- Can Contributions to a SIMPLE IRA Be Made Up to the Time of Filing With Extensions?
- How to Add to an IRA Before the Tax Deadline
- How to Decrease Tax Liability With a Last Minute IRA Contribution
- The Maximum Amount You Can Contribute to a Traditional or Roth IRA
- What Is the Married Couple Limit to an IRA Contribution?
- How to File a Tax Return for a Previous Year With the IRS
When it comes to IRA contributions, April 15 is the end of the tax year. So for example, if you want to make a contribution for 2012, you have until April 15, 2013 to do it. This is true for traditional and Roth IRAs, as well as for SEP-IRAs. This rule gives you an extra three-and-a-half months after the end of the calendar year to get the contribution money together. In fact, you could end up using 2013 earnings in your tax year 2012 contribution. The April 15 contribution deadline is one of the perks of IRA ownership.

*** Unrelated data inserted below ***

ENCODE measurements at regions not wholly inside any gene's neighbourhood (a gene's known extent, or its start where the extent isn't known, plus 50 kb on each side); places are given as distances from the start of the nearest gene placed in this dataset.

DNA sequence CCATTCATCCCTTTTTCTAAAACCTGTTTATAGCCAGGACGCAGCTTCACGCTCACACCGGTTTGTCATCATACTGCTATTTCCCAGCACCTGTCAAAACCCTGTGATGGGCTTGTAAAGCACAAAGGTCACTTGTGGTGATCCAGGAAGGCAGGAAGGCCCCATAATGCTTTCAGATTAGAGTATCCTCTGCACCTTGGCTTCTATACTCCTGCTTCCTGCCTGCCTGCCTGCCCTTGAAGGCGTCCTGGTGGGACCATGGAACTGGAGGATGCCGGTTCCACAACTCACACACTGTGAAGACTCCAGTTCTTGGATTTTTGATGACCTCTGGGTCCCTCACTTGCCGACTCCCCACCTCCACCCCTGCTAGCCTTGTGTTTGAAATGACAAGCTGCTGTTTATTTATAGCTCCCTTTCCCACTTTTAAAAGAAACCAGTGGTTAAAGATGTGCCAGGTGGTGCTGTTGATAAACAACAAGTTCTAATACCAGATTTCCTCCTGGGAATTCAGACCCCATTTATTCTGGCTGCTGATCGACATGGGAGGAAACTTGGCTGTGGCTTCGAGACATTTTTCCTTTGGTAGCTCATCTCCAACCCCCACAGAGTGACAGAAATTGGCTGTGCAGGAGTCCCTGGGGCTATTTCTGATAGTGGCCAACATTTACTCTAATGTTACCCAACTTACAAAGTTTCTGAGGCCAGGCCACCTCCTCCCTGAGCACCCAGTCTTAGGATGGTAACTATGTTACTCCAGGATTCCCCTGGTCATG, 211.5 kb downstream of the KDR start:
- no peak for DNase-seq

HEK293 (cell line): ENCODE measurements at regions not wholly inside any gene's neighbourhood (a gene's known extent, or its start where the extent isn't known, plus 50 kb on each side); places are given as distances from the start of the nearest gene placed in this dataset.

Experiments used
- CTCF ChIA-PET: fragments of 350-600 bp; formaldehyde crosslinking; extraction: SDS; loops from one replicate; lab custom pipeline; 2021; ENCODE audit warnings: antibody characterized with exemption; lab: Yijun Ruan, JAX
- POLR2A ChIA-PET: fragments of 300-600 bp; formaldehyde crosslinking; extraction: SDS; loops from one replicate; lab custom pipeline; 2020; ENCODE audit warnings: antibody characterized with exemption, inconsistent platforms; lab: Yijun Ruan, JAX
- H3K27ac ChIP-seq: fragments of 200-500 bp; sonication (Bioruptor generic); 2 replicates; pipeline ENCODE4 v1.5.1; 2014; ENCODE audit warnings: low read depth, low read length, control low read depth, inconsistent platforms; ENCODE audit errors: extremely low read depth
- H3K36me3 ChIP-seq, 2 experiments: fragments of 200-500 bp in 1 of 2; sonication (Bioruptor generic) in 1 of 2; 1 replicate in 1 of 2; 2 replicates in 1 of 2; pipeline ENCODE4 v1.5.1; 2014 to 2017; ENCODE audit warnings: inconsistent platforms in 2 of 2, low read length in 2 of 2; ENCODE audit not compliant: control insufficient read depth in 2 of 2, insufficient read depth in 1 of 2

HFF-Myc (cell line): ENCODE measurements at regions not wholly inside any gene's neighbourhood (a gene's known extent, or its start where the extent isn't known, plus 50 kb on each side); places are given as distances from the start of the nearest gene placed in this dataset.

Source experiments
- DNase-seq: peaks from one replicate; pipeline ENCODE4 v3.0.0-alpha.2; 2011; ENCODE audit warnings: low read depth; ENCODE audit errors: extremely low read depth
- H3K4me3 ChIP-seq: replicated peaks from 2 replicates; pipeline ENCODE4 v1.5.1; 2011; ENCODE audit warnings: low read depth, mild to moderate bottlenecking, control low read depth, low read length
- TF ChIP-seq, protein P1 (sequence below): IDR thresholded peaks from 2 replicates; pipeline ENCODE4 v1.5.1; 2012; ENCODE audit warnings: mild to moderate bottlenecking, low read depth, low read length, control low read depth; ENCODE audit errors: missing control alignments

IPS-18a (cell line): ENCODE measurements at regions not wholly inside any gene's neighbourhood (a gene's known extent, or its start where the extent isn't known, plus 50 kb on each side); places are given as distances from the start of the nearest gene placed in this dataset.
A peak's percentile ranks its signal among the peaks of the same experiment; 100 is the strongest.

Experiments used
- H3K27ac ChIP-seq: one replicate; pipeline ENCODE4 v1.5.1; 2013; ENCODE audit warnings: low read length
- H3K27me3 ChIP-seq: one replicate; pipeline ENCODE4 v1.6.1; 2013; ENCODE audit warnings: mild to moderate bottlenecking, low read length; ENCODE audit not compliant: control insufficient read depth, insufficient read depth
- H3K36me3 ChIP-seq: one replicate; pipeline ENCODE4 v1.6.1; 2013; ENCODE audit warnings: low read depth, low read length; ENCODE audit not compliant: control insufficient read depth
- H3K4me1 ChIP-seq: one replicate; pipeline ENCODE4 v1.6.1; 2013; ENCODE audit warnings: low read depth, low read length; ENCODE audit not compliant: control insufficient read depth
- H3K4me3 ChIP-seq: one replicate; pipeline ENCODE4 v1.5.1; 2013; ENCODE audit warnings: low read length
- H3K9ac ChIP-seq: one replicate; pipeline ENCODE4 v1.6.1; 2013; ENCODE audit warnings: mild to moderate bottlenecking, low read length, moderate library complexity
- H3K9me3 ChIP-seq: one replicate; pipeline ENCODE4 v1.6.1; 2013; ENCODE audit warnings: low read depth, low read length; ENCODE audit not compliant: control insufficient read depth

Check on the maximum allowable contribution for the tax year. As of 2012, contributions top out at $5,000 for those under 50 or $6,000 for those 50 and older. Even if you contribute as late as April 15 for the previous tax year, you cannot exceed the yearly maximum.Step 2
Write a check or arrange for an automatic transfer of funds to your IRA in time to post by the April 15 deadline. This might mean initiating the transfer of funds a few days before the deadline to allow for processing time.Step 3
Check to be sure the contribution has posted. You can do this by phone, online or by walking in to the financial institution's brick-and-mortar location.Step 4
Report the amount in the "Adjusted Gross Income" section on IRS Form 1040 if you contributed to a traditional IRA or SEP-IRA. Roth contributions are not tax-deductible. You do not need to report a Roth IRA contribution when you file your return.
- Form 1040 Tax Forms image by Viola Joyner from Fotolia.com